The old Welsh proverb “an apple a day keeps the doctor away” is grounded in current research.
Nutritionally, apples are low in calories, providing only 50 calories per 100 grams. An average apple is about 90 calories, rich in dietary fiber (~ 4 grams of soluble fiber per apple), and contains fair amounts of Vitamin C and beta-carotene, two powerful antioxidants. Apples are a good source of B-Complex vitamins and contain minerals such as potassium, phosphorus, calcium and boron.
For your health, here are 10 reasons why you should be reaching for an apple every day:
Happy first day of summer! Here in the Pacific Northwest, we joke that summer doesn’t actually start until after the 4th of July. The last couple of years our weather has been so cold in the spring that tomatoes didn’t grow very well or produce much at all. Squash? Never a problem, is it?
This year we’ve had bouts of warmer than usual weather…followed by periods of chilly, wet days when we wish our tomatoes were getting more heat. I have my fingers crossed that this will be a great year for my heirloom varieties and I’ll be harvesting plenty of tomatoes to can, dry, freeze, and, of course, eat off the vine by August.
With the activities of summer swinging into high gear, before we know it we’re going to have oodles of tomatoes and tons of zucchini squash. You can’t give all your squash away so I think we should plan ahead.
Piled in front of the acorn and butternut squash, the distinctive dark-green longitudinal stripes of this winter squash’s creamy yellow body is what initially attracted me at the farmer’s market. Cooking that first beautiful delicata several years ago, I’ve been hooked ever since! I’m not sure if I had my eyes closed to them before, but they are in most US grocery produce departments all fall, winter and, if they last, into the spring. Why not pick one up next time and try one of the recipes below?
Many of you may moan here thinking if the delicata is akin to the butternut squash, then you won’t bother. That awkward peeling of that behemoth is not for you! Let’s then refer to this heirloom squash as the delicate cousin of the butternut. After halving and scooping the seeds, the delicata has a similar taste to a butternut, is as easy to prepare as an acorn squash, but better than either of those because the skin is also sweetly edible!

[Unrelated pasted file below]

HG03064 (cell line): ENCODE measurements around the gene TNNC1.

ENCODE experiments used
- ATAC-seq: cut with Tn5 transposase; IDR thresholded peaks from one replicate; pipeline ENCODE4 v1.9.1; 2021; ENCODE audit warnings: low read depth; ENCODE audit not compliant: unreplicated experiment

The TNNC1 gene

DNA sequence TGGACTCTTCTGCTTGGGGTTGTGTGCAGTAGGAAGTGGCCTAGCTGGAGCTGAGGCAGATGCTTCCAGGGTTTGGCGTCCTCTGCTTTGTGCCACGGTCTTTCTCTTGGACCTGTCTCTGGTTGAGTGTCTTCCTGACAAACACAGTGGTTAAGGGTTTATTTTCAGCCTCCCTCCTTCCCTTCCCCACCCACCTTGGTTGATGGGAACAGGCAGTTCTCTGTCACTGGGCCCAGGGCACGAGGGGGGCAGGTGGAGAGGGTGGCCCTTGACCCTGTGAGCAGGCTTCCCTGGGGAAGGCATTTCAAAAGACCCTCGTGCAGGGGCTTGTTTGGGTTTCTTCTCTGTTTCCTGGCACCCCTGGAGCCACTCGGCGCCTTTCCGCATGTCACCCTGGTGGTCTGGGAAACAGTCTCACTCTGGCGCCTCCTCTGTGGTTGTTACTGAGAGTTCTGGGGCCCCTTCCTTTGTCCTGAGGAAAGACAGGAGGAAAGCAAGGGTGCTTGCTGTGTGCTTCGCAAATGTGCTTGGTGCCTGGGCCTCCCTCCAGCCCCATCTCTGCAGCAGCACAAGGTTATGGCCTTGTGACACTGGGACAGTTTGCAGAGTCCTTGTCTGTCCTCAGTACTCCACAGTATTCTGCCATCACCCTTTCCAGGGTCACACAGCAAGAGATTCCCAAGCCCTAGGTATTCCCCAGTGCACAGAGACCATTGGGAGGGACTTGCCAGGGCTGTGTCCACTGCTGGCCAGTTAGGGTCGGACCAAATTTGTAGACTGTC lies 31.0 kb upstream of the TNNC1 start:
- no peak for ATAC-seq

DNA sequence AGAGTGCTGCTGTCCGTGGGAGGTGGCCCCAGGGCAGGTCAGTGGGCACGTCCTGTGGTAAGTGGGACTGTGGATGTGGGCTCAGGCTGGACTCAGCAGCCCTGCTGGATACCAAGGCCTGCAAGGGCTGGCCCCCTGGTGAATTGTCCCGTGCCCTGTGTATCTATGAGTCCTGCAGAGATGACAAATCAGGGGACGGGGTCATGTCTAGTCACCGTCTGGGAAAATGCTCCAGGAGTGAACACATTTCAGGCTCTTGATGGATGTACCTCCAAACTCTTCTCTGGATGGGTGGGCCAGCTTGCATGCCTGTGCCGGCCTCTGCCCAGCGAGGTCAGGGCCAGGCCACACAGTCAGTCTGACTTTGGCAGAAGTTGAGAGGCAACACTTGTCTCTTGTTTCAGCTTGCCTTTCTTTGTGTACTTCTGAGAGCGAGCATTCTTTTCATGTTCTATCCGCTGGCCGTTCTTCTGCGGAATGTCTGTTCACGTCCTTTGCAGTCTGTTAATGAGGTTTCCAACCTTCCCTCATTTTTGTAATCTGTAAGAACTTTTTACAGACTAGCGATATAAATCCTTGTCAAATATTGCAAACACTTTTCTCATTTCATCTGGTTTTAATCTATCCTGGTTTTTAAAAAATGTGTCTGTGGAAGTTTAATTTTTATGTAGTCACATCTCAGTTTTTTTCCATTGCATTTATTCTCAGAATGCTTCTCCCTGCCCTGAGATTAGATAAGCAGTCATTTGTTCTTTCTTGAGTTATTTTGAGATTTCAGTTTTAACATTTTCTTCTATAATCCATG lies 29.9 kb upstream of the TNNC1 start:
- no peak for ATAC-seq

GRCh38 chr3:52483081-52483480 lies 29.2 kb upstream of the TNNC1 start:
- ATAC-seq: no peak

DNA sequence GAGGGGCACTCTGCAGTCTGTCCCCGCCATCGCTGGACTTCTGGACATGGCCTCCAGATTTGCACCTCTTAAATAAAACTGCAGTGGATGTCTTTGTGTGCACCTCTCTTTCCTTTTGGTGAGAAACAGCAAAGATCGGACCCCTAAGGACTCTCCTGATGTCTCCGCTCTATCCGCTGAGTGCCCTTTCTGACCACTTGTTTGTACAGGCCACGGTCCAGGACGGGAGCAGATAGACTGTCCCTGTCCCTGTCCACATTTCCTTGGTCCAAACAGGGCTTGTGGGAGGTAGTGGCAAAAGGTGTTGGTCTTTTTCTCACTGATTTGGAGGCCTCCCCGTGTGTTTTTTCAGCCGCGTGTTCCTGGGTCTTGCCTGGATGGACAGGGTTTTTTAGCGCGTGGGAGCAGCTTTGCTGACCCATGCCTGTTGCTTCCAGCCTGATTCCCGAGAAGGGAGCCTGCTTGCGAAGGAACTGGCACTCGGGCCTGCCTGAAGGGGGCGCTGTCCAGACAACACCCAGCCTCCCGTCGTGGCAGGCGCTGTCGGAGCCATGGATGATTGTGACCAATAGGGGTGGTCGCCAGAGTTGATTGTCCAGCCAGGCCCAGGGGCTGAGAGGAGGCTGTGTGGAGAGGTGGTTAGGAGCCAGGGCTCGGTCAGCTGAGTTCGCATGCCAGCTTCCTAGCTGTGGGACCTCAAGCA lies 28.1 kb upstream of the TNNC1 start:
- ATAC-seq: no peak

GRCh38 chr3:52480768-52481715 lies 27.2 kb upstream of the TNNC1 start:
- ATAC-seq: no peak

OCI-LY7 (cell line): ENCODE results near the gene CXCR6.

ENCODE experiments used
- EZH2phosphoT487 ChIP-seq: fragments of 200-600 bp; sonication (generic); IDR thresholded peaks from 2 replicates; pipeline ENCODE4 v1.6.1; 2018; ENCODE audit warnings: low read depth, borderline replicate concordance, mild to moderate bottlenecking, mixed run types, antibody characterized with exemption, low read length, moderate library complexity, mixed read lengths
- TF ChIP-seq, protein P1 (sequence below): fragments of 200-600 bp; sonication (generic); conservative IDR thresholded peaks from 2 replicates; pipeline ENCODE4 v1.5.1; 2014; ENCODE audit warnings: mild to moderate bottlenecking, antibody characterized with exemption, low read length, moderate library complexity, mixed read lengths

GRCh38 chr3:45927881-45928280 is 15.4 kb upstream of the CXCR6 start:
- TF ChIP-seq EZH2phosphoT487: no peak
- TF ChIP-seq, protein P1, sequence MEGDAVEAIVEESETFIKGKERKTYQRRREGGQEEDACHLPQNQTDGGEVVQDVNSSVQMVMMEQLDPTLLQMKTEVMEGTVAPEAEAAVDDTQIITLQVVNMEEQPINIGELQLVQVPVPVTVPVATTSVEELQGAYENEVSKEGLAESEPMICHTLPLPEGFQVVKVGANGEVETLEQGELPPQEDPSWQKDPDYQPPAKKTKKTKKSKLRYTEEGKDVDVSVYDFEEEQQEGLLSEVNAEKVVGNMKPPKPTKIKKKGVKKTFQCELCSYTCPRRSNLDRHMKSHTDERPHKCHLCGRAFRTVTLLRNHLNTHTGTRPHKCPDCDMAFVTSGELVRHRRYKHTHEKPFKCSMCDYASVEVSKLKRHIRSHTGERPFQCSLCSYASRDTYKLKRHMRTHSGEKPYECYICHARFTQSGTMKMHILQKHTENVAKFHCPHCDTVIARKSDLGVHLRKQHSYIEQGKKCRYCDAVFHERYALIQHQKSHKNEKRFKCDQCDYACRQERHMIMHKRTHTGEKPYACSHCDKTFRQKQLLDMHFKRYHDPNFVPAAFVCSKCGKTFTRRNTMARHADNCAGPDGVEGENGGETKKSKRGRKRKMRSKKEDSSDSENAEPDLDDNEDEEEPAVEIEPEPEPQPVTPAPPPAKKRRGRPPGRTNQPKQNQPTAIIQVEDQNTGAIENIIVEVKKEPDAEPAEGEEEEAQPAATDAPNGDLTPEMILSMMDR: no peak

Sweet potatoes aren’t just for Thanksgiving! I found this recipe for Chili-Bathed Sweet Potatoes from the NYT. Drooling over this mix of hot and sweet flavors on a cold winter’s night made me want to share the benefits of enjoying this incredibly delicious vegetable with you. Keep it simple and bake one for dinner, or make some baked sweet potato fries with lunch, or have a bowl of left-over mashed sweet potatoes with crumbled bacon for breakfast. Sweet potatoes also make a great dip or spread for snacks, appetizers or even on your morning toast. Check out some recipe ideas I’ve included below!
I have bad memories of the lunch ladies in grade school “making” us eat our warm, mushy canned beets. But now as a Nutritional Therapist, I realize there is so much more to beets! In the last year, I’ve come to appreciate beets in many forms – raw and shredded in a salad, pickled on a sandwich, roasted and eaten cold, as a fermented beverage called kvass, and sauteed beet greens and garlic with my eggs for breakfast. (Honestly, sooo delicious!)
I grew beets in my garden this year – traditional red beets, golden beets, and white Chiogga beets, which, when sliced, look like a bulls-eye. I harvested a whole sink full of beets the other day so I’ve been looking for more inspiration for how to use them in my diet. I’ve shared additional recipes with you at the end of this post.